US calls for Hong Kong’s “motorboat refugees” to be released as China trial begins

The United States called for the “immediate release” of a group of pro-democracy activists in Hong Kong who are facing trial in China on Monday, after trying to flee the territory by motorboat for sanctuary in Taiwan.

Ten of the so-called “Hong Kong 12” are to be brought before a court in the southern city of Shenzhen on charges related to an illegal border crossing.

Chinese authorities took them into custody after their boat was intercepted on August 23.

At least two of the group receive up to seven years in prison for organizing the escape attempt from a city where democracy activists last year led massive protests against Beijing’s government.

Part of the group was already facing prosecution in Hong Kong, where China has introduced a draconian national security law that has wiped out the city’s protest movement.

“Their so-called ‘crime’ was to escape tyranny,” a US embassy spokesman at the US Consulate General in Guangzhou told AFP, hours before their planned video court appearance.

A spokesman called for their “immediate release” and said that “Communist China will stop at something to prevent its people from seeking freedom elsewhere.”

The families of the accused – of whom the youngest is only 16 – have demanded that the broadcast in the Shenzhen court be broadcast immediately, after they could not attend due to short notice of the trial and the Covid-19 demands.

They were first notified of the trial date on Friday, while their lawyers have been banned from meeting the detainees. The authorities have instead appointed state-approved legal representation.

In a joint letter over the weekend, the families said they “strongly condemn” the authorities’ decision to keep the trial “de facto secret” at the Yantian District People’s Court.

“We urge governments to send embassy staff to the hearing to ensure a fair and equitable trial of the courts in Shenzhen,” they said, noting that the detainees include British, Portuguese and Vietnamese citizens.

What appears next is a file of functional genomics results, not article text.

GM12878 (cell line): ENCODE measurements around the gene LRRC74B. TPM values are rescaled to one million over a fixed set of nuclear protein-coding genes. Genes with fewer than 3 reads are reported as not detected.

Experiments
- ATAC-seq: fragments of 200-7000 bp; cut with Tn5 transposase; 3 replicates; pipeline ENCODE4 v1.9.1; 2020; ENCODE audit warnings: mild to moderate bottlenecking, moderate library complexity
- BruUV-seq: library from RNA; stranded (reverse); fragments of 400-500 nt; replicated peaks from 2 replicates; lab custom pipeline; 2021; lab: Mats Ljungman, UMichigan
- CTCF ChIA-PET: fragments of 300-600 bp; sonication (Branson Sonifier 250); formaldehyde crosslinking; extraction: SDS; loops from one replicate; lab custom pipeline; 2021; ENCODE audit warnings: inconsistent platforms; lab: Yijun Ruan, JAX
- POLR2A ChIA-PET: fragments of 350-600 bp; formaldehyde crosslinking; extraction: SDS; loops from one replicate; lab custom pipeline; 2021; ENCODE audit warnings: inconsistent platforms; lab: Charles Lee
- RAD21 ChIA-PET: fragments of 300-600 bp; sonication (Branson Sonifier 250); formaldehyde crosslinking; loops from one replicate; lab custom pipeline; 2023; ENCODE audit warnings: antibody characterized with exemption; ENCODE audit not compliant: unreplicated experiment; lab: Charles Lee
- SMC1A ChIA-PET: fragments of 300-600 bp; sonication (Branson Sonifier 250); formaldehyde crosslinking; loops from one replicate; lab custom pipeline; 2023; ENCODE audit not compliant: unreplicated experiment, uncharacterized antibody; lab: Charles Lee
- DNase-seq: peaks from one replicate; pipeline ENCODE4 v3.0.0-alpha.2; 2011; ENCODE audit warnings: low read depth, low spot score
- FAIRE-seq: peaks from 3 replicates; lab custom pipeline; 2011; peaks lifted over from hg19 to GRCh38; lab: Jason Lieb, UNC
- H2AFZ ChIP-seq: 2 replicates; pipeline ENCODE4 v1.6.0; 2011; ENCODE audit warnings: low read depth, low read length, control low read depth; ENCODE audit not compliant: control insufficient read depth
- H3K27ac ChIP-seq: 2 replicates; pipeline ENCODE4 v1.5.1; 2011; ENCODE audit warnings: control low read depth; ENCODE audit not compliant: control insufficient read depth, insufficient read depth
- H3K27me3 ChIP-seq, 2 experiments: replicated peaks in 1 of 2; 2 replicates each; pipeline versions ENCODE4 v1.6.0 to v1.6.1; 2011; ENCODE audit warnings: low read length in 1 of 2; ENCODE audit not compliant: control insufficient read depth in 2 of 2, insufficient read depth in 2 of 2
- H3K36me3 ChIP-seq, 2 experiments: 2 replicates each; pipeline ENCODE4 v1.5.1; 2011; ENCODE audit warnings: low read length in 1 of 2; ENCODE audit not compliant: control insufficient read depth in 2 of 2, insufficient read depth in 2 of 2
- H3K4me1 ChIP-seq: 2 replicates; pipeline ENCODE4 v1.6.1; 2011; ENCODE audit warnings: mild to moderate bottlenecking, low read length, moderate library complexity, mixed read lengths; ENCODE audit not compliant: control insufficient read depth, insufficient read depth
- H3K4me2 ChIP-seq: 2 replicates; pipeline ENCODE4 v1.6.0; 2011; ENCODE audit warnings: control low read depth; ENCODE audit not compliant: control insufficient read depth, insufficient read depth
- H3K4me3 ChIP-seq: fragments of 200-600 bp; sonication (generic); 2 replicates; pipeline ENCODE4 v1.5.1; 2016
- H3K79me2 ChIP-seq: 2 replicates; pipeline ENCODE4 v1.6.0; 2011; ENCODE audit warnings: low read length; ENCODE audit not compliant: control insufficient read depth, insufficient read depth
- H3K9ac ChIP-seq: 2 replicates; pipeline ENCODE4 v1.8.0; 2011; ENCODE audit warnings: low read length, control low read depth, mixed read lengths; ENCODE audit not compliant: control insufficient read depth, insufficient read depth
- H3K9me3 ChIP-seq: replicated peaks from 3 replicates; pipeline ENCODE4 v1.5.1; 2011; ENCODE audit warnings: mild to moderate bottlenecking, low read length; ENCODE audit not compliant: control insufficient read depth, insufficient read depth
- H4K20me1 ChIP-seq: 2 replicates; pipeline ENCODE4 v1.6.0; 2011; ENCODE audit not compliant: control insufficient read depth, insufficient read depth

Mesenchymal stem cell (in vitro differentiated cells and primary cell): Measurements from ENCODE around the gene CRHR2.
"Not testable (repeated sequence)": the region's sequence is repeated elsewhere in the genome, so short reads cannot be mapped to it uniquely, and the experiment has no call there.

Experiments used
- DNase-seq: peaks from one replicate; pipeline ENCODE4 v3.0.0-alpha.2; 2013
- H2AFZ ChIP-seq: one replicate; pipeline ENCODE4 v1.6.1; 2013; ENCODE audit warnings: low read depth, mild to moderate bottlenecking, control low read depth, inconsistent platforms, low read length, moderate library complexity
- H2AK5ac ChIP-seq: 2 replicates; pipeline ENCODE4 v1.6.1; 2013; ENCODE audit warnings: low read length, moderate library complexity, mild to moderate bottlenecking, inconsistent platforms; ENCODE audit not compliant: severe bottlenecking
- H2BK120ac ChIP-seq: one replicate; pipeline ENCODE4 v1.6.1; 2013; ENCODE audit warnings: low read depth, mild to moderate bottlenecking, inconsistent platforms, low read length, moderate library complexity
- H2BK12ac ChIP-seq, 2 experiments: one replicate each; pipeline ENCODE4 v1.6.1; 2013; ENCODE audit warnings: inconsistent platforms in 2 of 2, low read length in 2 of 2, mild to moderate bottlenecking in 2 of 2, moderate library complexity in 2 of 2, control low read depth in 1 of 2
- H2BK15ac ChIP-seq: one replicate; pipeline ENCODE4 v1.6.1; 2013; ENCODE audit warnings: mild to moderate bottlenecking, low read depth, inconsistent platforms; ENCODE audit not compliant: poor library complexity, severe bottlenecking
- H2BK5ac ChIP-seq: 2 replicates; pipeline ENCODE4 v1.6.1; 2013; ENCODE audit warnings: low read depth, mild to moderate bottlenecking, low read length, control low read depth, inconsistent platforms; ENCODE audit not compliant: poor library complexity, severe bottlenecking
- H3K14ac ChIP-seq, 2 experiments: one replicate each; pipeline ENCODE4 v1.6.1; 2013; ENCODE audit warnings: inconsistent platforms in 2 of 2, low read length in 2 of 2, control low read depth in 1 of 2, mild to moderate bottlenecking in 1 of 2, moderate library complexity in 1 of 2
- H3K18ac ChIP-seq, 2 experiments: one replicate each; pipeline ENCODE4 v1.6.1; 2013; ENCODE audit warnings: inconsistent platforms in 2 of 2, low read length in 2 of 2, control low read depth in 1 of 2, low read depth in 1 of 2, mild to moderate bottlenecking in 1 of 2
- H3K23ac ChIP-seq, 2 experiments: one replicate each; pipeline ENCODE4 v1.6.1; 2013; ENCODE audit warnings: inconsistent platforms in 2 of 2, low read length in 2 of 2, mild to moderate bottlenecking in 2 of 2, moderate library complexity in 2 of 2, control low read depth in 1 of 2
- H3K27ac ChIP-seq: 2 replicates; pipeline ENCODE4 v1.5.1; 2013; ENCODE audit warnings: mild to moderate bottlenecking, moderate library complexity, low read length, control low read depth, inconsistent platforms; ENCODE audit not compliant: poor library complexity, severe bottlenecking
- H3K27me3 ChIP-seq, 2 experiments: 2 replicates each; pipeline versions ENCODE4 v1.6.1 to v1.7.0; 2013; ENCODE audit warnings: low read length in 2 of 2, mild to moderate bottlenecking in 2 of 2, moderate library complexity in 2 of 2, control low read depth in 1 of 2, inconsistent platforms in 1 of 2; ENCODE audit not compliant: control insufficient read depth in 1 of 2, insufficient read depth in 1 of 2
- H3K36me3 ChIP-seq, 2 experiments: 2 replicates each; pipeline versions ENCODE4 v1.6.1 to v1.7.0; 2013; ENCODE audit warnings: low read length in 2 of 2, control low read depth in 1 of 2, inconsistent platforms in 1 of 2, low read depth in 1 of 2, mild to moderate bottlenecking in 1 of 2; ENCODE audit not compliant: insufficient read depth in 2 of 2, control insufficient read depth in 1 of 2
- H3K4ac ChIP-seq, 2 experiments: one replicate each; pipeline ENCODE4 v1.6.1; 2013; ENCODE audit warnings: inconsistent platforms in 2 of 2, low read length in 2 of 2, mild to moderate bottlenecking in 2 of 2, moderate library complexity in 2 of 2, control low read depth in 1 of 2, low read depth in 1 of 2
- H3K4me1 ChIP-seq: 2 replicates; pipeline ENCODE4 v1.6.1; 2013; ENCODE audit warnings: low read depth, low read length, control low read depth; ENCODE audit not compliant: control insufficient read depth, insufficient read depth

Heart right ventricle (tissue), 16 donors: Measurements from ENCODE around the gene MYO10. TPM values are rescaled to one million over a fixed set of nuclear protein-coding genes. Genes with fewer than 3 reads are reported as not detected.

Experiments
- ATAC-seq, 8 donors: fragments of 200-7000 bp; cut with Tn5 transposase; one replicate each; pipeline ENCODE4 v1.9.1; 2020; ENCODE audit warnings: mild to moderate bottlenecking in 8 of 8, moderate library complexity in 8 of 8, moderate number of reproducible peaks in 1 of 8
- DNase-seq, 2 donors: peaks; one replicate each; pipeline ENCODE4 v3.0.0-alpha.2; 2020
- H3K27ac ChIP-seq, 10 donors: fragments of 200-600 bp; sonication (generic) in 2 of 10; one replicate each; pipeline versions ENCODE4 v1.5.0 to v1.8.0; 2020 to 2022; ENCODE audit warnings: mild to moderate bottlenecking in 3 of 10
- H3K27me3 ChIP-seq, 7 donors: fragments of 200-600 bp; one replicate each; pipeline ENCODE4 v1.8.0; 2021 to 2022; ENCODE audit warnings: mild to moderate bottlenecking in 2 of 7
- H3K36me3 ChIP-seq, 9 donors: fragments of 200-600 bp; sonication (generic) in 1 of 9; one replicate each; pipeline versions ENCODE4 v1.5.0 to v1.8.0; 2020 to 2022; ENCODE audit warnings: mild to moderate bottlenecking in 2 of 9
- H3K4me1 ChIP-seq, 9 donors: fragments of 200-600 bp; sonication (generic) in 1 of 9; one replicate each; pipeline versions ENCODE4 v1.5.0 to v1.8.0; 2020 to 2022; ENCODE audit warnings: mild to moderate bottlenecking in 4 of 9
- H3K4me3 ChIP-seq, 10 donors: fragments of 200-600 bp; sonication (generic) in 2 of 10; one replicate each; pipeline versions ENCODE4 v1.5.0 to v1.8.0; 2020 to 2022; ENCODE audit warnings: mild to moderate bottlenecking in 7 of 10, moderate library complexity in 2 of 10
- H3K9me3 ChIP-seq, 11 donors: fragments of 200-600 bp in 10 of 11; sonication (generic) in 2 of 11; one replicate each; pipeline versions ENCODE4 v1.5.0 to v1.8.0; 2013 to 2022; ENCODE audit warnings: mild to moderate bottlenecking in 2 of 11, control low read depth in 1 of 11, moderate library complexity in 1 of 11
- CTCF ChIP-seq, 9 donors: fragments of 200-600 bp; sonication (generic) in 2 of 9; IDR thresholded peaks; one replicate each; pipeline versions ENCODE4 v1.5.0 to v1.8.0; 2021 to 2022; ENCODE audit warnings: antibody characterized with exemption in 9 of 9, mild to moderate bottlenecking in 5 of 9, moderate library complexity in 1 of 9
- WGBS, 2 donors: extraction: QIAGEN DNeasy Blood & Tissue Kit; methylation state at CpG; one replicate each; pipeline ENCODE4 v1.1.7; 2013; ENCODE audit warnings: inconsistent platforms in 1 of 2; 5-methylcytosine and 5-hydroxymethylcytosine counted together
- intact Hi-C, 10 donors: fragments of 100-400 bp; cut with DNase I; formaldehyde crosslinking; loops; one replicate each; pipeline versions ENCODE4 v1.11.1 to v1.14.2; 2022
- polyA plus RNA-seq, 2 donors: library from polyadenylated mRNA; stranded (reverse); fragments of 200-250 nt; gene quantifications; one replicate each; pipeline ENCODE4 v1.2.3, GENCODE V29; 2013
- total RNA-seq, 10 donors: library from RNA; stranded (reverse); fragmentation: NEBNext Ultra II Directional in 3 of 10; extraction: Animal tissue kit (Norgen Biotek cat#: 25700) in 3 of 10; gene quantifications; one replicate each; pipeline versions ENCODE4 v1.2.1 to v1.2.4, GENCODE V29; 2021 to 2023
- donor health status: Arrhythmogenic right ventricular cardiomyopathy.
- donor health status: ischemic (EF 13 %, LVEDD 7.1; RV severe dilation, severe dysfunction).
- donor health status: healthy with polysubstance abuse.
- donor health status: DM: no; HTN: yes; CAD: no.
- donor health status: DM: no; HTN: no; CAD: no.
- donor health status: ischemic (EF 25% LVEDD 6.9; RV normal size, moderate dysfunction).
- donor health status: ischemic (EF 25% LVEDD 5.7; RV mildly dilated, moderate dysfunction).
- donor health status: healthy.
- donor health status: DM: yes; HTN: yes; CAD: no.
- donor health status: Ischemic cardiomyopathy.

The Security Act, which now covers Hong Kong, gives the authorities extensive prosecution for acts considered terrorism, inheritance, subversion or collusion with foreign entities.

The city had enjoyed unique freedoms since the surrender of the former colonial power Britain in 1997, with an agreement that promised a “one country, two system” arrangement for 50 years.

Beijing says the new security law was needed to restore peace and stability, but critics have condemned it as a deadly attack on Hong Kong’s freedoms.

China has a history of bringing dissidents to justice around the Christmas and New Year period to avoid Western scrutiny.

Amnesty International said there was little chance the group would get a fair trial.

“They have so far been deprived of their fundamental rights, including the right to defend themselves through legal representation of their choice,” said Amnesty Hong Kong’s program director Lam Cho Ming in a statement.

Eight in the group are accused of an illegal border crossing, while two are suspected of having organized for others to cross the border.

Two minors face non-public hearings.

Since Beijing’s introduction of the Security Act in June, Taiwan has emerged as a haven for Hong Kong activists – silently closing its eyes to residents who show up without proper visas or paperwork.


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